Reflecting a growing concern about the effects of organized labor, Congress enacted the Alien Contract Labor Act, also known as the Foran Act, on February 26, 1885. It was the first of a series of measures designed to undermine the practice of importing contract labor.
Although concern about the negative impact of contract labor had become prevalent as early as 1868, it gained new force during debate surrounding the Chinese Exclusion Act (1882). In 1883 and 1884, Congress received more than 50 anticontract petitions from citizens in 13 states, as well as from state legislatures and labor organizations. The result was the Alien Contract Labor Act of February 26, 1885. Its major provisions included
- 1. Prohibition of transportation or assistance to aliens by “any person, company, partnership, or corporation. . . . under contract or agreement . . . to perform labor or services of any kind”
- 2. Voiding of any employment contracts agreed to prior to immigration
- 3. Fines of $1,000 levied on employers for each laborer contracted
- 4. Fines of $500 levied on ship captains for each contract laborer transported, and imprisonment for up to six months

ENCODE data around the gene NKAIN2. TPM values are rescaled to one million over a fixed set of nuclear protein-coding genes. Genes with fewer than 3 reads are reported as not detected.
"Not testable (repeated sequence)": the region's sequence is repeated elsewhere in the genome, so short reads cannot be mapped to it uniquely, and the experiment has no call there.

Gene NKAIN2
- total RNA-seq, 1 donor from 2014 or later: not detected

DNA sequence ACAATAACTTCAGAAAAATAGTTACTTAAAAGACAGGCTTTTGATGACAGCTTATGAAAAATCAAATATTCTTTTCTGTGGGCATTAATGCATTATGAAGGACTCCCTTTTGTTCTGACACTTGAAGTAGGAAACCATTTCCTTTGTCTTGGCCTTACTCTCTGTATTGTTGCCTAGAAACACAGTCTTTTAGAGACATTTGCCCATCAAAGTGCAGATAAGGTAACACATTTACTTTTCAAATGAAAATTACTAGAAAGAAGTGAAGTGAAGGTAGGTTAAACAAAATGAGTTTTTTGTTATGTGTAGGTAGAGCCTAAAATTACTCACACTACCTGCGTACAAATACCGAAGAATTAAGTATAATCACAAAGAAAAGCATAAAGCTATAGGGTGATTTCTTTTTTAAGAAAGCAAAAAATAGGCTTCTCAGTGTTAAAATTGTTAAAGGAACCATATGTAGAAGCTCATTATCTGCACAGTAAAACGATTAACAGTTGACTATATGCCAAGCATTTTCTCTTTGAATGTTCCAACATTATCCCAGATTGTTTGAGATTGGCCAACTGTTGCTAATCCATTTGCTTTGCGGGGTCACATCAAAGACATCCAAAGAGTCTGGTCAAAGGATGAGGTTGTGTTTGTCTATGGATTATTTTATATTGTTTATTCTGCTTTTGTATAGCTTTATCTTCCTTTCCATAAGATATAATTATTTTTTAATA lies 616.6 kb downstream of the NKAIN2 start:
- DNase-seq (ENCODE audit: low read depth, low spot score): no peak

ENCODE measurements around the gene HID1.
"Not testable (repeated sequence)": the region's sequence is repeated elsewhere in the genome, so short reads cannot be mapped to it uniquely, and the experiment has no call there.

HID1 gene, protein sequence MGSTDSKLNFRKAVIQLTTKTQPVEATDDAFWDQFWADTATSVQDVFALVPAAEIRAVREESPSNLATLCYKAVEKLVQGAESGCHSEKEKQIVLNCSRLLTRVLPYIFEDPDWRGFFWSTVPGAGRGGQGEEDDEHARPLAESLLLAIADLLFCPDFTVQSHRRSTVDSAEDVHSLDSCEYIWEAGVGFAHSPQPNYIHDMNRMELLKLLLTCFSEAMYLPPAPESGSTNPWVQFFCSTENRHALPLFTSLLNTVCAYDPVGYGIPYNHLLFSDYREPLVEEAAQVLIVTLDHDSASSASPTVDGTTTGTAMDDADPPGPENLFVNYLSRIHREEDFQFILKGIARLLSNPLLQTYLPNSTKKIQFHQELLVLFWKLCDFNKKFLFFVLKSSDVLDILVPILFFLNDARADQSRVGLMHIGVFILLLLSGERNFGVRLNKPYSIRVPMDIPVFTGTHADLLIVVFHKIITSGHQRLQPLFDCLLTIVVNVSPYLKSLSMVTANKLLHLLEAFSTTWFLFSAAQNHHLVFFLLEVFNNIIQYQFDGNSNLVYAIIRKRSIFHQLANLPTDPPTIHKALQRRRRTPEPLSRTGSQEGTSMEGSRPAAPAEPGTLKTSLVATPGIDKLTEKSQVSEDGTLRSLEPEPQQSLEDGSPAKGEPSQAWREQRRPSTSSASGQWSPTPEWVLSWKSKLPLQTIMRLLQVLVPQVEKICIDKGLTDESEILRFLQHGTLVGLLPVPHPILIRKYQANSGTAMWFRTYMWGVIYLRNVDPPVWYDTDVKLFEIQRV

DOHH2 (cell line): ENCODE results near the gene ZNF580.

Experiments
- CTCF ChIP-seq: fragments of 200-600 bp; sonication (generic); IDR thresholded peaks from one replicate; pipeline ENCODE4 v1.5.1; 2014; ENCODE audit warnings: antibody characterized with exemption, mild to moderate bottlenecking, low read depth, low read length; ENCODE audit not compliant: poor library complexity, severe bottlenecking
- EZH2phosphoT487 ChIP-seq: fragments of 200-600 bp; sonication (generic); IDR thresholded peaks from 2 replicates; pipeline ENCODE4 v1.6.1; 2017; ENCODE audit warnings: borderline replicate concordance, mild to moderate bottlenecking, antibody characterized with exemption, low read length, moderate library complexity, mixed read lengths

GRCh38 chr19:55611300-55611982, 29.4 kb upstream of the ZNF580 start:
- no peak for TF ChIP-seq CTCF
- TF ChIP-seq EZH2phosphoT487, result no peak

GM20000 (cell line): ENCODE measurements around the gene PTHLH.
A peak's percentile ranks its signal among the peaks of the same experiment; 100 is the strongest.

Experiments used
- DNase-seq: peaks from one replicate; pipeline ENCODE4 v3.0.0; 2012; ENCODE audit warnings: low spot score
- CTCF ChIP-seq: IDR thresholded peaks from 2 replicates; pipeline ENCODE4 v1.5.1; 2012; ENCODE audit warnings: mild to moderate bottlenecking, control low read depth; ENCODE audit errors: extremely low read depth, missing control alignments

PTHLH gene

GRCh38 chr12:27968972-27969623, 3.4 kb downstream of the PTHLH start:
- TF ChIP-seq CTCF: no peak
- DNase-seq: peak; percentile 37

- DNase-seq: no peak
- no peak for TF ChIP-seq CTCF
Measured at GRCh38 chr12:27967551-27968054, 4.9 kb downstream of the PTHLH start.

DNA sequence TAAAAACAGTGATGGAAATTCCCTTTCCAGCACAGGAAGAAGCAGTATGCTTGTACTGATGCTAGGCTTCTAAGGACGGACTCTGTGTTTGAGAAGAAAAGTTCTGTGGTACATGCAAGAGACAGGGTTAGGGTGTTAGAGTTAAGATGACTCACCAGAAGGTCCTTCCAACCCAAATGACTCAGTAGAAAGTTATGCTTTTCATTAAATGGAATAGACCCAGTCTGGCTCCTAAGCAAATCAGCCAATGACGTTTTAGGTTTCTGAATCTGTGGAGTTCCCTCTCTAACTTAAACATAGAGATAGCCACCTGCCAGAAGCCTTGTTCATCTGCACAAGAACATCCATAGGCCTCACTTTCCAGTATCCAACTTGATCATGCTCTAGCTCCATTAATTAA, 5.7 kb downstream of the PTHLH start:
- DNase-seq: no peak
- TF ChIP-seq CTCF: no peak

Exempted from the provisions were aliens and their employees temporarily residing in the United States; desirable skilled laborers engaged in “any new industry” not yet “established in the United States”; and “professional actors, artists, lecturers, or singers,” personal or domestic servants, ministers of “any recognized religious denomination,” professionals, and “professors for colleges and seminaries.” The most commonly utilized loophole was an explicit declaration that nothing in the act should “be construed as prohibiting any individual from assisting any member of his family to migrate from any foreign country to the United States, for the purpose of settlement here.”